The autumn equinox – also known as the September equinox – occurs when the earth’s equator passes the centre of the sun. This means the north and south poles aren’t tilted towards or away from the sun but are aligned in a straight line.
This theoretically allows the same amount of daylight in both of the Earth’s hemispheres.
On the date of the equinox, at any location, the lengths of day and night are roughly equal.
The March equinox happens roughly between March 19 and 21 each year, with the September equinox occurring sometime between September 21 and 24.
The same date that marks the Northern Hemisphere’s autumn equinox, marks the spring equinox in the Southern Hemisphere.
Traditionally, farmers would bring in the harvest around this time.
This is why the full moon in September is called the Harvest Moon.
This glorious Moon appears bigger than usual due to the earth’s position around the equinox.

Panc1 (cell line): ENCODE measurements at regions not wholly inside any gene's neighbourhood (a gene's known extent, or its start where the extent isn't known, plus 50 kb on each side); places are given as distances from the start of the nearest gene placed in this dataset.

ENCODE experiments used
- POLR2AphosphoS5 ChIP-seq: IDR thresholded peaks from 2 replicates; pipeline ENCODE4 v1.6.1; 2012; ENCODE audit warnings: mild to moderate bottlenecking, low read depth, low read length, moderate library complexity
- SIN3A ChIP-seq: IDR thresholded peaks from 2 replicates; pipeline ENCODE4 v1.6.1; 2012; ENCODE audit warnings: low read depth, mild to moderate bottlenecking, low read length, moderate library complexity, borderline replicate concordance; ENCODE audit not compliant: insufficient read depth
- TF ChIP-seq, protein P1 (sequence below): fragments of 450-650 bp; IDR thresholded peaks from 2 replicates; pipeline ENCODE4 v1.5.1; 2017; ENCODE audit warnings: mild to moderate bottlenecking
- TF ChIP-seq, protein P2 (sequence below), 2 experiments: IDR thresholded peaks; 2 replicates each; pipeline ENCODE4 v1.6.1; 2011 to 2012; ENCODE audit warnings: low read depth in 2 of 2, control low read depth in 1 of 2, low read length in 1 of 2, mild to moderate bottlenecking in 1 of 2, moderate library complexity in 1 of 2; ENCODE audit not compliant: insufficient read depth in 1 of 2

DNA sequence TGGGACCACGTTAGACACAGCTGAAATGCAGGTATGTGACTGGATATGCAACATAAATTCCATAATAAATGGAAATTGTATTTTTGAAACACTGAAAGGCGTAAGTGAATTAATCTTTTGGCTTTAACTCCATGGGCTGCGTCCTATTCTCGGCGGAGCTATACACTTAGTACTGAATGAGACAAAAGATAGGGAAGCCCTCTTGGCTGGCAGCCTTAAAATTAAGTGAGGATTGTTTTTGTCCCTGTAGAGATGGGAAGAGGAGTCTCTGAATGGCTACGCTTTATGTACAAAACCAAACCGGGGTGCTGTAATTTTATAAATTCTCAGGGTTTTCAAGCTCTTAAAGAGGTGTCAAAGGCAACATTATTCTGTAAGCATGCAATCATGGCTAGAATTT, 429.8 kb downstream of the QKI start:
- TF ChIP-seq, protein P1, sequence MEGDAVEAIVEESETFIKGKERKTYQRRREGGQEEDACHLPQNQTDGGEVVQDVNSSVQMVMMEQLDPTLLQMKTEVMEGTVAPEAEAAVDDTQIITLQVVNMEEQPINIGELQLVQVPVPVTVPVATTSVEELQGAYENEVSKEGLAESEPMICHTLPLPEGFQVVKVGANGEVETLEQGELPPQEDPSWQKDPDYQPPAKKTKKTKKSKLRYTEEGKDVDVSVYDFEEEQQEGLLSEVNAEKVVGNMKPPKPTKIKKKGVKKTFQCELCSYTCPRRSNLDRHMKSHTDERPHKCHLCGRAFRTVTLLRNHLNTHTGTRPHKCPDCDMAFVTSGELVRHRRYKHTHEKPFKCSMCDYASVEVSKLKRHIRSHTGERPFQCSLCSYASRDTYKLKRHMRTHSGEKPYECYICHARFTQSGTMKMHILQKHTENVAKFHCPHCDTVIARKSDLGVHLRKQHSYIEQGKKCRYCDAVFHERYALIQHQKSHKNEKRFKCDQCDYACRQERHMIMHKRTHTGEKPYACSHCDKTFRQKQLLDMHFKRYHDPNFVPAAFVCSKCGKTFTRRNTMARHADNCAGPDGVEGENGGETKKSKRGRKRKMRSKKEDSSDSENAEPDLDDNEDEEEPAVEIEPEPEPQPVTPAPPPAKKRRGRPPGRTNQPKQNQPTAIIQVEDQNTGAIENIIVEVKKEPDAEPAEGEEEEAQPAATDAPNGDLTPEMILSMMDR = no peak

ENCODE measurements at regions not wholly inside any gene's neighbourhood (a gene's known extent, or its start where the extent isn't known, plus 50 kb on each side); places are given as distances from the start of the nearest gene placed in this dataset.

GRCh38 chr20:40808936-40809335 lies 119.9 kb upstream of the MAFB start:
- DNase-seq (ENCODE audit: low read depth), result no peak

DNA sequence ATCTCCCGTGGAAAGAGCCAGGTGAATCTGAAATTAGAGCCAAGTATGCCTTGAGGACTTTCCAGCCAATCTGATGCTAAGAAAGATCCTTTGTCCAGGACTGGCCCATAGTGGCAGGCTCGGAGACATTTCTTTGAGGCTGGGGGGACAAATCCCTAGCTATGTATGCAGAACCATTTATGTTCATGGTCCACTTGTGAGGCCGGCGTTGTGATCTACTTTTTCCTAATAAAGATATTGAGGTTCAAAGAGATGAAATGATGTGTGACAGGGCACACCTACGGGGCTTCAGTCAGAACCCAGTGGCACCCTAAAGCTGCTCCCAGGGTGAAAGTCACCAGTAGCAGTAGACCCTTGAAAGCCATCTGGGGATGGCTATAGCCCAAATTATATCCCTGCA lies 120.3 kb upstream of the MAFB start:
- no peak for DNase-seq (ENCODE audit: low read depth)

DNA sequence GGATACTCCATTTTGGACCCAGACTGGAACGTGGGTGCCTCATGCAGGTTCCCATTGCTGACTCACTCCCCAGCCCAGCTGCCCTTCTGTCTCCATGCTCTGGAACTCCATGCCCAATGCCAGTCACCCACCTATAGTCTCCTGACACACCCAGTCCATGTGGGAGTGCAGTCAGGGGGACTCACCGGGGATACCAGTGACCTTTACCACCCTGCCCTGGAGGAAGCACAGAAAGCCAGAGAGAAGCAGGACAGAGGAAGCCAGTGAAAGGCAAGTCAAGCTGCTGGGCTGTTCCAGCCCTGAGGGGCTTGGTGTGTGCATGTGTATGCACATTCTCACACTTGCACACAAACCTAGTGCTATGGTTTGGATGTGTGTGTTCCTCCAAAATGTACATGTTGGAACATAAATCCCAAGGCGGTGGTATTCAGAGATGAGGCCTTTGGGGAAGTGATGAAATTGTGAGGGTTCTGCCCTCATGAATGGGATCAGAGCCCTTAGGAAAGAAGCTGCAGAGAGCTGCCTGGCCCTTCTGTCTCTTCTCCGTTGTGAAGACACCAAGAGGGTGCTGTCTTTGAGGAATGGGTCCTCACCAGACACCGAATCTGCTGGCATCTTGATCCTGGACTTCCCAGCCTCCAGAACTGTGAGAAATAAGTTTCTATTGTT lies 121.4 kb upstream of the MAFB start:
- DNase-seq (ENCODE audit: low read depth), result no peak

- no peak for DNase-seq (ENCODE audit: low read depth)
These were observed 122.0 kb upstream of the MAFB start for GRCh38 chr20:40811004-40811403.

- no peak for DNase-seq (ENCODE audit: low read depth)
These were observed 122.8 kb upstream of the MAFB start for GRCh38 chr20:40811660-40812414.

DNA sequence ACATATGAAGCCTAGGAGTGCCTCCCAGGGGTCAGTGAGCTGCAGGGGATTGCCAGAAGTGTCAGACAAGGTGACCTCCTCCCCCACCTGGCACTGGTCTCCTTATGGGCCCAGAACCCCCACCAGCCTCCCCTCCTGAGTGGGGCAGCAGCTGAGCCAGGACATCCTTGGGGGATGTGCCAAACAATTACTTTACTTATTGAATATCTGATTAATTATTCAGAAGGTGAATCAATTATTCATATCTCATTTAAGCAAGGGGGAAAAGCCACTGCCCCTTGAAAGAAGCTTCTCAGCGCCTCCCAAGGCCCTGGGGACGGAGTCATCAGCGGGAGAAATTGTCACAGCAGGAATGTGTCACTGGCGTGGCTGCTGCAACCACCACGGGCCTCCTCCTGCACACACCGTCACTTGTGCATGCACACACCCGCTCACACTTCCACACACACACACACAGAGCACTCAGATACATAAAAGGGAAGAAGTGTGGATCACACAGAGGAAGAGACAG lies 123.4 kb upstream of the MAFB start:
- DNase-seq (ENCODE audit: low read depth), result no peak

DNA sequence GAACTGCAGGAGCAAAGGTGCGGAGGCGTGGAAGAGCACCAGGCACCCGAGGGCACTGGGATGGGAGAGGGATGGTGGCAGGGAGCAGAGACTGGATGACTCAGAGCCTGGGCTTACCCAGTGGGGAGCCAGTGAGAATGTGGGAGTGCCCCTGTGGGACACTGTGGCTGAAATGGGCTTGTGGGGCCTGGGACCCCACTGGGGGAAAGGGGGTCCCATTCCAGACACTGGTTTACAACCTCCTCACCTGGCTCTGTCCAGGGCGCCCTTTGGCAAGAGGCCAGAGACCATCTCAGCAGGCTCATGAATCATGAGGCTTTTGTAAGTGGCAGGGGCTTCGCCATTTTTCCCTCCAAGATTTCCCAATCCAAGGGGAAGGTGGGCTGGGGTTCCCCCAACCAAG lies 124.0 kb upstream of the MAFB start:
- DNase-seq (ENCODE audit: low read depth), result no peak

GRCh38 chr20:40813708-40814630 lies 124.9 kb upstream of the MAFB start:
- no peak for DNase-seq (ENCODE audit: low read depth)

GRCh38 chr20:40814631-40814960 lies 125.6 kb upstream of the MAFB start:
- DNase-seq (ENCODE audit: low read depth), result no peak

You’ll be able to spot the Harvest Moon from September 20.
How is the equinox celebrated?
Just as they gather for the spring equinox and the summer solstice, druids meet at Stonehenge to greet the equinox with song and music, though celebrations will be muted this year as Covid continues.
People are also known to meet on London’s Primrose Hill to usher in the new season.
Food festivals are ubiquitous at this time of year, and seasonal feasts are held all over the world.
For most, however, the best way to celebrate the turning seasons is to get out and appreciate Mother Nature’s beauty.
Autumn brings with it the changing of the leaves when trees burst into shades of red, orange and brown.
A nice long country or park walk is a great way to celebrate this time of year.
All around the world, the September equinox is celebrated in similar ways.
In China, a mid-autumn festival relating to the harvest is celebrated.
In South Korea, Chuseok – a type of thanksgiving – is held.
In Southern California, meanwhile, the Chumash, a Native American tribe, celebrates Hutash, a sun ceremony that coincides with the autumn equinox.
In Japan, Autumnal Equinox Day is a public holiday called Higan.
Higan is a Buddhist holiday exclusively celebrated by Japanese sects during both the Spring and Autumnal Equinox.